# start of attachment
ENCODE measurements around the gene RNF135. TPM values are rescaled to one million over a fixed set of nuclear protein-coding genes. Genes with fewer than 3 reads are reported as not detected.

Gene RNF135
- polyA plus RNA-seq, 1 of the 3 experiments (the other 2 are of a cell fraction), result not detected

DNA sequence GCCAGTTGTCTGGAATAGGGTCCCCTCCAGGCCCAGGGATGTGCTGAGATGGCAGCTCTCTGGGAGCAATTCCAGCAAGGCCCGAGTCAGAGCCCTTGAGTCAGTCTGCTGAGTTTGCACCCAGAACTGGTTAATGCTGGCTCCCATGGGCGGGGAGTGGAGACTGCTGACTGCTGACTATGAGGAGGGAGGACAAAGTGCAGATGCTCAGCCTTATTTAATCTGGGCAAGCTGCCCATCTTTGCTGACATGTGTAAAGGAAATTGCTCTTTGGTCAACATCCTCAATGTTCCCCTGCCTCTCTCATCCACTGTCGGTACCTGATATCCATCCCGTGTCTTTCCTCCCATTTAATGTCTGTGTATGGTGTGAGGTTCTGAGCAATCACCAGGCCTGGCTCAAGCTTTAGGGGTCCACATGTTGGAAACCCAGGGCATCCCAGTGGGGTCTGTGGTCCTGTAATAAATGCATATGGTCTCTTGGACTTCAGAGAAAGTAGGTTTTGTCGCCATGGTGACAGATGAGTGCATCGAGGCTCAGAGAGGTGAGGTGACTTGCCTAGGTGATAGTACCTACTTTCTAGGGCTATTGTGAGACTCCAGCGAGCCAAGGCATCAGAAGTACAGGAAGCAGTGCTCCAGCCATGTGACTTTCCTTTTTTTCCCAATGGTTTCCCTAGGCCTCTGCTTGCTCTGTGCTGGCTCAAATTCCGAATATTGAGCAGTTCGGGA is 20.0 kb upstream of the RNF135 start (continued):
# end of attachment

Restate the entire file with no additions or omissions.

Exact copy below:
ENCODE measurements around the gene RNF135. TPM values are rescaled to one million over a fixed set of nuclear protein-coding genes. Genes with fewer than 3 reads are reported as not detected.

Gene RNF135
- polyA plus RNA-seq, 1 of the 3 experiments (the other 2 are of a cell fraction), result not detected

DNA sequence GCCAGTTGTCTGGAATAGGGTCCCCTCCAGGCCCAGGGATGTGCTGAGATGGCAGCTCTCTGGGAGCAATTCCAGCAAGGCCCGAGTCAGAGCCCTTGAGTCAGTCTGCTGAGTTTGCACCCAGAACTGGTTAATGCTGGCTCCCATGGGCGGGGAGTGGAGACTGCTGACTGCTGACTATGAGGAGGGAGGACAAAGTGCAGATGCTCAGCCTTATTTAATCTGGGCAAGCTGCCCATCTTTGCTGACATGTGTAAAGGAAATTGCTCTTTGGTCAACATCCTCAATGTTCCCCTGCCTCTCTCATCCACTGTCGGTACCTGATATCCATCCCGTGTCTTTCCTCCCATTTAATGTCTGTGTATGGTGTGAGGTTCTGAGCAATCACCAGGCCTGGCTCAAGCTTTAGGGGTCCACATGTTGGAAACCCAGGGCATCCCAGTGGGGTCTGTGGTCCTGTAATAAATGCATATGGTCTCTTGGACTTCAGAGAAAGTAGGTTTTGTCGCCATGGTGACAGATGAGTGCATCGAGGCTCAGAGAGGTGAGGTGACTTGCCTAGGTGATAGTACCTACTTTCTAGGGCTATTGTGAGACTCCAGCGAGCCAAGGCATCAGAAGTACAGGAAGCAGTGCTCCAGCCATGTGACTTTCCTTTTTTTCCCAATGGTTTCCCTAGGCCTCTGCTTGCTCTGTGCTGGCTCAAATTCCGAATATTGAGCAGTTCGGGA is 20.0 kb upstream of the RNF135 start (continued):